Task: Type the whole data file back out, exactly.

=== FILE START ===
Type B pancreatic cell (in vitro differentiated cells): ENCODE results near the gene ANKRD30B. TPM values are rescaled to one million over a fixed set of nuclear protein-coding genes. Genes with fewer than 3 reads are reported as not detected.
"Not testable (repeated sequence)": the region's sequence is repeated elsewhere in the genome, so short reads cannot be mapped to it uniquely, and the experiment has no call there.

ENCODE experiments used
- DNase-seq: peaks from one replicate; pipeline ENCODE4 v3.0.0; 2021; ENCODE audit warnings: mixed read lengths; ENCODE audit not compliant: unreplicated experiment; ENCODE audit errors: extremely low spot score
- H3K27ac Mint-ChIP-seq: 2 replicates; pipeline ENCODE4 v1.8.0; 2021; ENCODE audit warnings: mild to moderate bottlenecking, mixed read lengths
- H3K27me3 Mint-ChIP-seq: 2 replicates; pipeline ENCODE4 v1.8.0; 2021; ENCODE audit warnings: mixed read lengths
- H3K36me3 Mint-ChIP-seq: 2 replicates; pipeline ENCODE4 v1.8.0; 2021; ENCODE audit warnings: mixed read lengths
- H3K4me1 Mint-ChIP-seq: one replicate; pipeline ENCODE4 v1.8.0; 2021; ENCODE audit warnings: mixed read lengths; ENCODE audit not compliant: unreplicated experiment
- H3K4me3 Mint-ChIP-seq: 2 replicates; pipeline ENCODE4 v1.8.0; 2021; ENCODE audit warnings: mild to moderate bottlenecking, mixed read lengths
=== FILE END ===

Type B pancreatic cell (in vitro differentiated cells): ENCODE results near the gene ANKRD30B. TPM values are rescaled to one million over a fixed set of nuclear protein-coding genes. Genes with fewer than 3 reads are reported as not detected.
"Not testable (repeated sequence)": the region's sequence is repeated elsewhere in the genome, so short reads cannot be mapped to it uniquely, and the experiment has no call there.

ENCODE experiments used
- DNase-seq: peaks from one replicate; pipeline ENCODE4 v3.0.0; 2021; ENCODE audit warnings: mixed read lengths; ENCODE audit not compliant: unreplicated experiment; ENCODE audit errors: extremely low spot score
- H3K27ac Mint-ChIP-seq: 2 replicates; pipeline ENCODE4 v1.8.0; 2021; ENCODE audit warnings: mild to moderate bottlenecking, mixed read lengths
- H3K27me3 Mint-ChIP-seq: 2 replicates; pipeline ENCODE4 v1.8.0; 2021; ENCODE audit warnings: mixed read lengths
- H3K36me3 Mint-ChIP-seq: 2 replicates; pipeline ENCODE4 v1.8.0; 2021; ENCODE audit warnings: mixed read lengths
- H3K4me1 Mint-ChIP-seq: one replicate; pipeline ENCODE4 v1.8.0; 2021; ENCODE audit warnings: mixed read lengths; ENCODE audit not compliant: unreplicated experiment
- H3K4me3 Mint-ChIP-seq: 2 replicates; pipeline ENCODE4 v1.8.0; 2021; ENCODE audit warnings: mild to moderate bottlenecking, mixed read lengths